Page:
Ballard Grad Bowen Going to Olympics

Ballard Grad Bowen Going to Olympics

(Cover and story photo credits: 3r3_inspired/Mike B Photography)

Ashli McLean

What are the odds that a 100-meter hurdler from Ballard High School in Louisville, Kentucky will compete on the world’s grandest athletic stage six weeks from now?

It’s noted that there’s a 1 in 9,079 chance as a female that you’ll make the U.S. Olympic Track and Field team1. But the chances have been even greater for Lutisha Bowen, who will run that event for the Panama National Team in Rio de Janeiro, Brazil for the 2016 Olympics.

Lutisha3“Oh man, words can’t even describe it,” said Bowen on being a kid from Ballard going to the Olympics. “Everything I can ever dream of. Especially with track being such a small sport, not just in Kentucky but worldwide, I’m grateful for the opportunity so I can show all the other kids that anything is possible if you keep the faith, keep pursuing.”

Certainly if you ask her what her primary motivations are, being a model for the kids behind her is one of them – the kids at Ballard, the kids who run with the Westside Track Club. She’s amazed by how the younger kids look up to her.

“That’s the most enjoyable thing about it all,” she said.

She does it for them and for the coaches and family who have invested in her.

Aside from one single year (Bowen’s senior year), Donald Goodwin has been the head track and field coach at Ballard since 1994. And observing his time when he coached her, not much has changed in the athlete.

“Probably pretty much the same as she is now,” commented Goodwin. “Focused, goal-oriented, tenacious”

Goodwin highlighted her driven work ethic. Discussing that he typically sees kids endure three to four years before they really start working hard, he saw that in Bowen from the beginning. She had come from the Louisville’s renowned Westside Track Club, a club spearheaded by William “Chico” Underwood that has produced several national champions including over 30 AAU and USA Track & Field medalists.

Lutisha6“And that’s just the way she came. Always a hard worker,” said Goodwin. “She always had goals.”

So how did Bowen end up making the Panama National Team? We’ll, she’s half-Panamanian! Her father is from Panama, which gave her access to compete. The country’s national championships were held last month in Panama City. Bowen had already run the qualifying time of 12.99 seconds to compete in the Olympics, so when she took first place in the 100 meter hurdles at the championships, she was guaranteed a spot on the national team.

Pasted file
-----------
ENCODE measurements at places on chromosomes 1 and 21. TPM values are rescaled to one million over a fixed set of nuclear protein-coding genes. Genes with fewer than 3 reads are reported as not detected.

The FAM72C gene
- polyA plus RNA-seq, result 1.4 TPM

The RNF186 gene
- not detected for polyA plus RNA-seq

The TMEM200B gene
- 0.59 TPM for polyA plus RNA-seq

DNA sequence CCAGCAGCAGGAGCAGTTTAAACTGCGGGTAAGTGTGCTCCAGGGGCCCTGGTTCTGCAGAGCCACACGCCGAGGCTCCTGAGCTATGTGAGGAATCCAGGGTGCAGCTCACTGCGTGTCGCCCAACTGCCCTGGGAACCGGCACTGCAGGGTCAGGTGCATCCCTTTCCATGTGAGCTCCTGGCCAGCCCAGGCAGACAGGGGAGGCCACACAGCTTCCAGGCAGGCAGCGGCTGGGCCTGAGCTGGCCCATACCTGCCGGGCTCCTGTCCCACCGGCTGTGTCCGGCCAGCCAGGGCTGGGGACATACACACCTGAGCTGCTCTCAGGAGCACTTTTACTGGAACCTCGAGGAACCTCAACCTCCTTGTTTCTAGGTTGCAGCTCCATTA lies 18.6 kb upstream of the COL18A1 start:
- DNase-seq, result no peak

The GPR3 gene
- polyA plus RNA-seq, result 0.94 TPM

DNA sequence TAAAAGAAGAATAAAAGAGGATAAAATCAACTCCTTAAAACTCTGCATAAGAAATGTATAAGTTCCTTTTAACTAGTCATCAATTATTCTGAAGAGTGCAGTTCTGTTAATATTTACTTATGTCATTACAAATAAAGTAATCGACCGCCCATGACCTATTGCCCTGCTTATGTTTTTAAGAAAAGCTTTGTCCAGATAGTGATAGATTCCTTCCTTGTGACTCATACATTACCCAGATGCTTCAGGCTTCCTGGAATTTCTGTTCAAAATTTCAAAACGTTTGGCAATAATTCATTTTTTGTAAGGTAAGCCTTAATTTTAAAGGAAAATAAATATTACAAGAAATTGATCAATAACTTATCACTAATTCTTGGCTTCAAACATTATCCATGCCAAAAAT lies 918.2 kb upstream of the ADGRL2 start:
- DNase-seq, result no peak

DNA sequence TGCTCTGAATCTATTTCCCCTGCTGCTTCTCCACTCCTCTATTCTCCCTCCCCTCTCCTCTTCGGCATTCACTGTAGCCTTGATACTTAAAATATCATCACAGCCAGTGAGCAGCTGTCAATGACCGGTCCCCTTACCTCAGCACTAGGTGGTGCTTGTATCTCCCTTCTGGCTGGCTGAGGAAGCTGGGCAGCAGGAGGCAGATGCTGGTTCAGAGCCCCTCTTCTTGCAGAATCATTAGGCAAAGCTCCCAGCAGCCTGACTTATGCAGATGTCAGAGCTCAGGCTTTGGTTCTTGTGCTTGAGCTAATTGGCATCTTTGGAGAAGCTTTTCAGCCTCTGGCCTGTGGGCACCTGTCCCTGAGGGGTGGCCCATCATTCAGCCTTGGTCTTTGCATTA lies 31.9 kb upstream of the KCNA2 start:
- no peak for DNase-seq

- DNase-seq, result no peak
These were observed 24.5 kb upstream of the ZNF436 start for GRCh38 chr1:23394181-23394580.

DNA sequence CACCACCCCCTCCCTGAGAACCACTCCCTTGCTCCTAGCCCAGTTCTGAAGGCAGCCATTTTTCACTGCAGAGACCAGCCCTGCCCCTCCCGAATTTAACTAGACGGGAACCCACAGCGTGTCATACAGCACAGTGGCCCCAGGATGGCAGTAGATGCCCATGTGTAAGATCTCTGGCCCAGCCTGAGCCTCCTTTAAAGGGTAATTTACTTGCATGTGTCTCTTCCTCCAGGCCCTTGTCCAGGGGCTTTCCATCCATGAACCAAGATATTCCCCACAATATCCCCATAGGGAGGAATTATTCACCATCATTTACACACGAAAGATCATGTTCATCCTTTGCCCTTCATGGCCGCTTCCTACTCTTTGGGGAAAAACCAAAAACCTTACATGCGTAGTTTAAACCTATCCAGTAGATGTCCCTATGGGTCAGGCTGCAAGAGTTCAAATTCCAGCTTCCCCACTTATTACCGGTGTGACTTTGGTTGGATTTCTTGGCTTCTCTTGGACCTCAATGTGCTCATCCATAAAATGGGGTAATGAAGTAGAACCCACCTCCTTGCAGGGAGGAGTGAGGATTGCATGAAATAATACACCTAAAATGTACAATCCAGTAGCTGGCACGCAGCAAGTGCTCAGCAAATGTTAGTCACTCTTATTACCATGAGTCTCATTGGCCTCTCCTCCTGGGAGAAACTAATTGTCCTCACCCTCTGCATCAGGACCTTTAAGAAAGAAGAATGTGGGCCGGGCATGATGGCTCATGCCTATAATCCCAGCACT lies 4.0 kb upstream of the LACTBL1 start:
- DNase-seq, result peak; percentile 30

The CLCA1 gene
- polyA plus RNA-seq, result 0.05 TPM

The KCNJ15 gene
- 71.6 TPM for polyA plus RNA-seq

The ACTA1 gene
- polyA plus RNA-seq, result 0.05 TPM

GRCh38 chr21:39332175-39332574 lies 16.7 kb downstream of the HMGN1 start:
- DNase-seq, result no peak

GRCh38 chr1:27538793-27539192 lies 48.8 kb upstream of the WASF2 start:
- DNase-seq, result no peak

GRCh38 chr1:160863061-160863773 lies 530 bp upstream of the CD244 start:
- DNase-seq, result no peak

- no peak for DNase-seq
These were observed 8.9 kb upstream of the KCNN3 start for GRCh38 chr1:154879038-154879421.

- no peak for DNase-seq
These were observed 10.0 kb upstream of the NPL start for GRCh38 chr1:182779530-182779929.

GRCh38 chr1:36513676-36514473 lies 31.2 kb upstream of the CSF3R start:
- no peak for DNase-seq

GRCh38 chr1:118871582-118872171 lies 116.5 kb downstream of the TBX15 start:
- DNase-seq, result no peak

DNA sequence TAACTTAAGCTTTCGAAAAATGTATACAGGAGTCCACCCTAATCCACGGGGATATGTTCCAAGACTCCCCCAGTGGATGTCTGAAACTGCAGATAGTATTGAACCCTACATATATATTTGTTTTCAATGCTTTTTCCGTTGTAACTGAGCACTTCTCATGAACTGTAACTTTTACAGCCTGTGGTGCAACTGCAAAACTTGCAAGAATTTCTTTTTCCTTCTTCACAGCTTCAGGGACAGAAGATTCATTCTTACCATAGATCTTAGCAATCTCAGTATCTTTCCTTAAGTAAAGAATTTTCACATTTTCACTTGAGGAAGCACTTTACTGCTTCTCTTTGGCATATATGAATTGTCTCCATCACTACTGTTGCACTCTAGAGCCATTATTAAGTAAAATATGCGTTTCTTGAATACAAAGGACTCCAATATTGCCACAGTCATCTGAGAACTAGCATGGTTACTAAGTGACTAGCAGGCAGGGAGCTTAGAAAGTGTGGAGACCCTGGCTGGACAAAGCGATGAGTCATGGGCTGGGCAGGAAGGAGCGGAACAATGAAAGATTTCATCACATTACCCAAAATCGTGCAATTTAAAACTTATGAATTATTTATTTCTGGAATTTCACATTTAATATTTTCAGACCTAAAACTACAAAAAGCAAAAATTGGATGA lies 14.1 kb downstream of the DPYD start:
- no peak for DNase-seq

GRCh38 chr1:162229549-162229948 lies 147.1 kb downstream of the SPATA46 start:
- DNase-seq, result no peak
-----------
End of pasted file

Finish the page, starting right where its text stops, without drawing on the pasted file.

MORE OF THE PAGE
Even with battling an injury, Bowen was confident that the chances were in her favor. The competition would be less fierce than if she were trying to qualify for the U.S. National Team.

And she did it.

“Thank God for that,” Bowen stated. “I just had to get that out the way so I could spend time trying to get healthy.”

Bowen has been dealing with tissue inflammation underneath her groin since the beginning of the outdoor season. Her therapy has included acupuncture, not doing too much hurdling, light jogs around the track, more focus on conditioning via 400-meter workouts, working on mechanics, and taking every other day to recover.

“So at this point,” said Bowen, “I’m just trying to stay healthy and work on my race to get ready for the Olympic Games in Rio.”

Lutisha2In the midst of rehab, Bowen has had the pleasure of getting some training in from Coach Bob Kersee, thanks to his friendship with Bowen’s former coach Jeanette Bowden at the University of Central Florida. Kersee is a track coach in Los Angeles who has trained, and continues to train, elite athletes including his wife Olympic gold medalist Jackie Joyner-Kersee.

And get this – he’s also from Panama.

“He was really excited to work with me and coach someone to represent the country,” highlighted Bowen, who said she didn’t know his nationality until she arrived out in California ready to train.

Kersee currently works with Olympians Allyson Felix, Dawn Harper, and a host of other great athletes.

“Just being in that environment around other world-class athletes who have been there and experienced and actually won medals was just amazing,” said Bowen. “I had a great time out there.”

Bowen will plan to make another trip to L.A. for training before leaving for Rio. She’ll also attempt to squeeze in a few more meets to get more races under her belt. She left last night to race in Trinidad and Tobago this weekend.

Lutisha7For Bowen, the opportunity to run for Panama is incredibly special.

“I’ve always been so proud of that culture, that part of my family… but I never thought that I could represent Panama, so it was never in the back of my head.”

It wasn’t until her senior year of college that she realized she could actually try out for the national team, “so that just made everything so much more reachable,” Bowen added. “It’s a blessing in disguise. I’m just blessed to have that avenue to represent my family.”

On going to the Olympics, Goodwin said, “This is a goal she’s had… She had a plan for her and it all worked out for her. But knowing her, she’s probably got another goal going for her (after the Olympics).”

“It doesn’t matter where you’re from,” said Bowen. “If you really, really want it, it’s there for the taking. I’m just happy to represent Louisville, as well as Panama.”

To find our previous interview with Lutisha Bowen, including more of her background and training regimen, click here.

 

1http://visual.ly/what-are-your-chances-becoming-summer-olympic-athlete